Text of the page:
Computers and the Humanities



A Companion to Digital Humanities. Ed. Susan Schreibman, Ray Siemens, and John Unsworth. Malden: Blackwell, 2004. 611 pp. Blackwell Companions to Lit. and Culture. AZ105.C588 001.3′0285.

A multidisciplinary collection of essays intended to document the evolution of humanities computing and its present state and to suggest future directions for research and applications. Of most interest to users of this Guide will be the essays on literary studies, performing arts, databases, marking up texts, text encoding, audiences for and purposes of electronic texts, stylistic analysis and authorship studies, preparation and analysis of linguistic corpora, electronic editing, textual analysis, thematic digital collections, print scholarship and digital resources, digital media and the analysis of film, cognitive stylistics, designing sustainable projects and publications, converting primary sources to digital form, tools for text analysis, and interfaces. Predictably, the essays vary in quality: the best offer clear, practical introductions or overviews (“Text Tools”), but some are too heavily theoretical at the expense of the historical (“Literary Studies”), others are too technical (“Databases”) or simplistic (“How the Computer Works”), and some are ponderous (“History of Humanities Computing”); even so, Companion to Digital Humanities offers the best general introduction to this amorphous field.

Despite its title, Willard McCarty, Humanities Computing (Basingstoke: Palgrave, 2005; 311 pp.), never moves much beyond an unsuccessful attempt to theorize the field.

See also

Sec. I: Internet Resources.

Electronic Textual Editing (U5217).

Howard-Hill, Literary Concordances (U5680).

Shillingsburg, Scholarly Editing in the Computer Age (U5230).

Guides to Scholarship


Humanities Computing Yearbook, [1988–90]: A Comprehensive Guide to Software and Other Resources. Oxford: Clarendon–Oxford UP, 1988–91. Annual. Z699.5.H8.H85 016.0013′0285.

A survey of scholarship, software, and other resources for computing in the humanities. The first volume covers materials through 1987. Entries are divided among 29 divisions: archaeology; art history; biblical studies; computational linguistics; creative writing; dance; drama; English-language instruction; folklore; historical studies; law; lexicography; linguistics; musicology; natural languages and literatures (classified by language, with English subdivided by historical period); philosophy; bibliographic databases; editing and publishing; information management; programming languages; second-language instruction; statistics; text analysis; text-processing techniques; bibliographies; electronic texts; general guides and history; optical character recognition; people and places. Each division or section consists of three parts: an overview of the topic; a selected, descriptively annotated bibliography of publications; and a list of software and databases. Several entries are annotated, some extensively; however, descriptions of software are usually based on information from vendors rather than independent evaluation. Many software entries helpfully cite reviews or related materials. Indexed by persons, product names, companies, and subjects. The volume for 1989–90 successfully addressed many of the problems that plagued the one for 1988: inadequate indexing, inconsistencies in classifying entries, use of several nonmutually exclusive sections, lack of cross-references, and generally shoddy editing. Humanities Computing Yearbook offers admirably broad coverage of software and publications (scholarly as well as technical and popular), with vol. 1 the best available guide to the important early work involving computers and the humanities. With the yearbook’s unfortunate demise a serial bibliography of computing in the humanities became again a major desideratum. Review: (1988) Joseph Raben, Computers and the Humanities 24.1–2 (1990): 111–13 (however, many of the shortcomings identified by Raben were remedied).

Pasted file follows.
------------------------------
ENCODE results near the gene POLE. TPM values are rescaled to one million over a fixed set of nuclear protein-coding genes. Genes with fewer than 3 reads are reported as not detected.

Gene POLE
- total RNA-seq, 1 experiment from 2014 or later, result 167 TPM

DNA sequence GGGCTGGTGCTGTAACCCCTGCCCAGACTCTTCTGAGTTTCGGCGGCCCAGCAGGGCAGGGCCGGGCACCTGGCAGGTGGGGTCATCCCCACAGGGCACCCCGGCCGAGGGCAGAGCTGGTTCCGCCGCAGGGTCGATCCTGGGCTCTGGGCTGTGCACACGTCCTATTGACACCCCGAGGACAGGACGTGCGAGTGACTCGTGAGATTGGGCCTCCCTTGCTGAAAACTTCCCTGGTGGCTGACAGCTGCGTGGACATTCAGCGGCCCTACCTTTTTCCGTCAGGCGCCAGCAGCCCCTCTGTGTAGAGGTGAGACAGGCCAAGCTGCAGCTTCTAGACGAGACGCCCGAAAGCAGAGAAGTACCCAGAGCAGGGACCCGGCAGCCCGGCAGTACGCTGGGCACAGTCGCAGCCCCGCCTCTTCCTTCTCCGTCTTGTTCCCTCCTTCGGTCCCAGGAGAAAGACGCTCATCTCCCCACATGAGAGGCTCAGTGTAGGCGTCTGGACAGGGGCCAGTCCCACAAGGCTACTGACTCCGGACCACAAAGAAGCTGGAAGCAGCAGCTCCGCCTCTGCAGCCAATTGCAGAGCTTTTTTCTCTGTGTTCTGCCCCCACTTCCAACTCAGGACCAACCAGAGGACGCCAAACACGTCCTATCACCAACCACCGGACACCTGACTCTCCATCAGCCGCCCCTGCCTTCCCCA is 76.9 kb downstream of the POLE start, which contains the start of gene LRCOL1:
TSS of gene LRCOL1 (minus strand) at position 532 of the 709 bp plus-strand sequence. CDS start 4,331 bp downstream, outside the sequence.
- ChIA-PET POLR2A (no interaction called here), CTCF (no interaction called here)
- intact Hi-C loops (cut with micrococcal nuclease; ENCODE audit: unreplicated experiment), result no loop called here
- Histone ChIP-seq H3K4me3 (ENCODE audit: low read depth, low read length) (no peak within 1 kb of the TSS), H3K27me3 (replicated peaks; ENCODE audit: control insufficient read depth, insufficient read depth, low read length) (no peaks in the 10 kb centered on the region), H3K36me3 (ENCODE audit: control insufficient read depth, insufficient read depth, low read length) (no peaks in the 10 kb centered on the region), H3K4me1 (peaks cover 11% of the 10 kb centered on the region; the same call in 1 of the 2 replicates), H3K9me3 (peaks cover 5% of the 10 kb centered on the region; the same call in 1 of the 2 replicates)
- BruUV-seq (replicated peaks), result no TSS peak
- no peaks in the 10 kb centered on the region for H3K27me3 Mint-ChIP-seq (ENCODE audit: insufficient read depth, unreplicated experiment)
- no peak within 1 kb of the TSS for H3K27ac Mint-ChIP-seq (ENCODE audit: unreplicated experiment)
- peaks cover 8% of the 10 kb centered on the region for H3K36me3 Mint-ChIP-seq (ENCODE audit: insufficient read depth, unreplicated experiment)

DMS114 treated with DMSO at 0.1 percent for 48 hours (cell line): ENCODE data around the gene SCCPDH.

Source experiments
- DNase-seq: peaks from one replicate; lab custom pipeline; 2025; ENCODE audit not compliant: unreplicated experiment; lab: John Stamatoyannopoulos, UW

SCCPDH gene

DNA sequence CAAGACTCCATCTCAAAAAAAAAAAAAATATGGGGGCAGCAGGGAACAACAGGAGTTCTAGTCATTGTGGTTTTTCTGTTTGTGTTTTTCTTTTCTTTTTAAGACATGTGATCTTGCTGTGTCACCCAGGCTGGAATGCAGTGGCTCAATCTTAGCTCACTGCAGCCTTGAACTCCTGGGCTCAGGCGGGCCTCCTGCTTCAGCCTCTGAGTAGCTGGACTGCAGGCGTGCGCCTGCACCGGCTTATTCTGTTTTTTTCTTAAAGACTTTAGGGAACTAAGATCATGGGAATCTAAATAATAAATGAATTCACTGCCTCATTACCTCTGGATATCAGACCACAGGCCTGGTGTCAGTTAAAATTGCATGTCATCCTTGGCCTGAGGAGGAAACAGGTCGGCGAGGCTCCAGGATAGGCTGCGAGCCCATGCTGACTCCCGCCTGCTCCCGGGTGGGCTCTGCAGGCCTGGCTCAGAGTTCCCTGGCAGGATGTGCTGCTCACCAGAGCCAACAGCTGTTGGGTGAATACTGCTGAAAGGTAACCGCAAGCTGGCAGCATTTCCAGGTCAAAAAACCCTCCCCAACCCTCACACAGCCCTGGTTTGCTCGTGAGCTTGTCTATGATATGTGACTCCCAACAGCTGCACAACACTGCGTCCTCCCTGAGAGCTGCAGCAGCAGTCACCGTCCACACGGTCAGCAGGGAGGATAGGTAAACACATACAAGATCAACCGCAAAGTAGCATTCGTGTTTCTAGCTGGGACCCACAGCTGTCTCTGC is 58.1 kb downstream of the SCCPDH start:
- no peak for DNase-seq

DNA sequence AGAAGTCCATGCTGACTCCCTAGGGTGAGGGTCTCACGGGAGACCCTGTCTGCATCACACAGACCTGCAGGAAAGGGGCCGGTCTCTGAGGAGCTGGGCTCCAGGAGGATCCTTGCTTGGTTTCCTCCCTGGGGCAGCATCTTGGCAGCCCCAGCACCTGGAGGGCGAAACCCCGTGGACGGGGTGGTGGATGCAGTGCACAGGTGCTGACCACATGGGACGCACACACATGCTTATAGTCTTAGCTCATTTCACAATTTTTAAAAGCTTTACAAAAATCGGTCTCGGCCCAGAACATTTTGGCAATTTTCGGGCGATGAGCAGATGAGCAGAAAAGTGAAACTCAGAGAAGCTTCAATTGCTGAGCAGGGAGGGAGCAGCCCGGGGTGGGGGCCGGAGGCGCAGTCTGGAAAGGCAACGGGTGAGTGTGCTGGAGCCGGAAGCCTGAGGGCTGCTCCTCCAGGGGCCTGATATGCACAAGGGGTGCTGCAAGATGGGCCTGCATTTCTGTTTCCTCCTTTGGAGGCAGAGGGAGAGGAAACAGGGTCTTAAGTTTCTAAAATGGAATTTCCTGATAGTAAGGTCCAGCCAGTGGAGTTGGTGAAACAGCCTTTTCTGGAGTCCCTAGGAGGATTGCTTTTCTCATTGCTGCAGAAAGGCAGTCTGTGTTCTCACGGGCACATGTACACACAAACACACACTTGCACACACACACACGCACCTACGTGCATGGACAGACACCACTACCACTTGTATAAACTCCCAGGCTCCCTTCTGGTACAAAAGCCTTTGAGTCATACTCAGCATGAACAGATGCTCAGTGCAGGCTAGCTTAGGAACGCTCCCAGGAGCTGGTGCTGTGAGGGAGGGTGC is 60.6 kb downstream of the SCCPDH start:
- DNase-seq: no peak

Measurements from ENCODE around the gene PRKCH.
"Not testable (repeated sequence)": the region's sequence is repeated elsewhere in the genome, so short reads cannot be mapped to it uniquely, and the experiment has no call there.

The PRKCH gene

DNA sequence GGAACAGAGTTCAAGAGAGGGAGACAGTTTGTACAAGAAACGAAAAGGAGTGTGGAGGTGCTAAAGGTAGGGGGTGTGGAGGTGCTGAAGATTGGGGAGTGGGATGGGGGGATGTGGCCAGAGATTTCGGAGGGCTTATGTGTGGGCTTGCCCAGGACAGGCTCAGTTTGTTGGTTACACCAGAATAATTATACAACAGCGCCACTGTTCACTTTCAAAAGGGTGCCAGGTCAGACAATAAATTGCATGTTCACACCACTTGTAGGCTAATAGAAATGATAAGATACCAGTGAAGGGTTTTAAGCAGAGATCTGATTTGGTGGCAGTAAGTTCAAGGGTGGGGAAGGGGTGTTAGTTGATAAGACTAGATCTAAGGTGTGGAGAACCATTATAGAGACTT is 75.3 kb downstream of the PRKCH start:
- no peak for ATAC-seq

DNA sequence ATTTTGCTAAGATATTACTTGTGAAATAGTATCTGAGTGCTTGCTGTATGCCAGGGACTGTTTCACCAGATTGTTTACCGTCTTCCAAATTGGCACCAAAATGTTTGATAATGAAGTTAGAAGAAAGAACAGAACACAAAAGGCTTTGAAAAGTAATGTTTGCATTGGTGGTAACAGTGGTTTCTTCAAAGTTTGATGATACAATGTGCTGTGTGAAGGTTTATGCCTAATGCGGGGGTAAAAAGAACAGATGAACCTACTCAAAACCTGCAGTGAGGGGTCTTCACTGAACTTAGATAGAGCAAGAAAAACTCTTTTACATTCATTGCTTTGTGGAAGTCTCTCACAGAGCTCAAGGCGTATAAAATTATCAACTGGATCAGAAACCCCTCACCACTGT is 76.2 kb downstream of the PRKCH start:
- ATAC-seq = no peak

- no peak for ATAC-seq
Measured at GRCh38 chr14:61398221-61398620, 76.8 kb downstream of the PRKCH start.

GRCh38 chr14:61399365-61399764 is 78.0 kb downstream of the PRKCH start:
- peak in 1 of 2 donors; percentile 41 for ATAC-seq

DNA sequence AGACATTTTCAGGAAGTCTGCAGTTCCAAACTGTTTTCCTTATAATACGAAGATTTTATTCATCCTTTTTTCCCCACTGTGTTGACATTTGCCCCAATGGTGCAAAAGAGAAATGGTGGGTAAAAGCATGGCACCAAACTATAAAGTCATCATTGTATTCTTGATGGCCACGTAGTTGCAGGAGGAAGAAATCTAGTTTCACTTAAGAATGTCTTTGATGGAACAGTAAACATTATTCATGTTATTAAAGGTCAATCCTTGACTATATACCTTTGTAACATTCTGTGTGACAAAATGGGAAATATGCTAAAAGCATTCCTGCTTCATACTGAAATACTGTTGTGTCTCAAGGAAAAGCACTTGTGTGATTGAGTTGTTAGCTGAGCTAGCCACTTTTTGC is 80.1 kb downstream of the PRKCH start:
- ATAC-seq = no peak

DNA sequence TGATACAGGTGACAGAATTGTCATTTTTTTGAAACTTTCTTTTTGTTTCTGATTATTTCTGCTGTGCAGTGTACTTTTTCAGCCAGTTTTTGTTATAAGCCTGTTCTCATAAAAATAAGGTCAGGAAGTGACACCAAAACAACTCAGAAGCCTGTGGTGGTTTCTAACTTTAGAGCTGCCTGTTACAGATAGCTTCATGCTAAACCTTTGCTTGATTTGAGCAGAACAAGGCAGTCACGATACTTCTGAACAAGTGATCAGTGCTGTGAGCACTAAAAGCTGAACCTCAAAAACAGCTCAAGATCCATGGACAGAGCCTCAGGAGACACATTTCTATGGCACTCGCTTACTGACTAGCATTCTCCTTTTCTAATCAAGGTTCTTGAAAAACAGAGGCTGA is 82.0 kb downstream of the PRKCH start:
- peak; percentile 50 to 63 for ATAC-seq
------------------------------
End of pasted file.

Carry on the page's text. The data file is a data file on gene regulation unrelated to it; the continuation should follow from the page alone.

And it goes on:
See also

Sec. G: Serial Bibliographies, Indexes, and Abstracts.

ABELL (G340): Language, Literature, and the Computer division since the volume for 1971.

MLAIB (G335): General IV: Themes and Types/Computer-Assisted [Literary] Research in the volumes for 1966–80; Professional Topics/Computer-Assisted Research in pt. 4 of the volumes for 1981–99; and Research Tools/Computer-Assisted Research in the later volumes. Researchers must also check the headings beginning “Computation,” “Computational,” “Computer,” “Digital,” or “Electronic” in the subject index to post-1980 volumes and in the online thesaurus.

Computer Programs


TACT [Text-Analysis Computing Tools]. Vers. 2.1. Computing in the Humanities and Social Sciences. Faculty of Arts and Science, U of Toronto, n.d. 31 Dec. 2014. <>.

A shareware text-analysis program that is useful for detecting patterns in a writer’s use of words, phrases, or themes; for attributing authorship; for producing concordances (though Oxford Concordance Program is better for preparing camera-ready copy for a printed concordance); and for comparing usage in two texts. Users must begin with Ian Lancashire, Using TACT with Electronic Texts: A Guide to Text-Analysis Computing Tools Version 2.1 for MS-DOS and PC DOS (New York: MLA, 1996; 361 pp.), which is accompanied by a CD-ROM with the most recent version and sample literary texts and which includes a chapter on how the program can be used in studying a text. This program is outdated, and researchers should instead use the tools available through

For a description of other text-analysis tools, see John Bradley, “Text Tools,” pp. 505–22 in A Companion to Digital Humanities (U5650).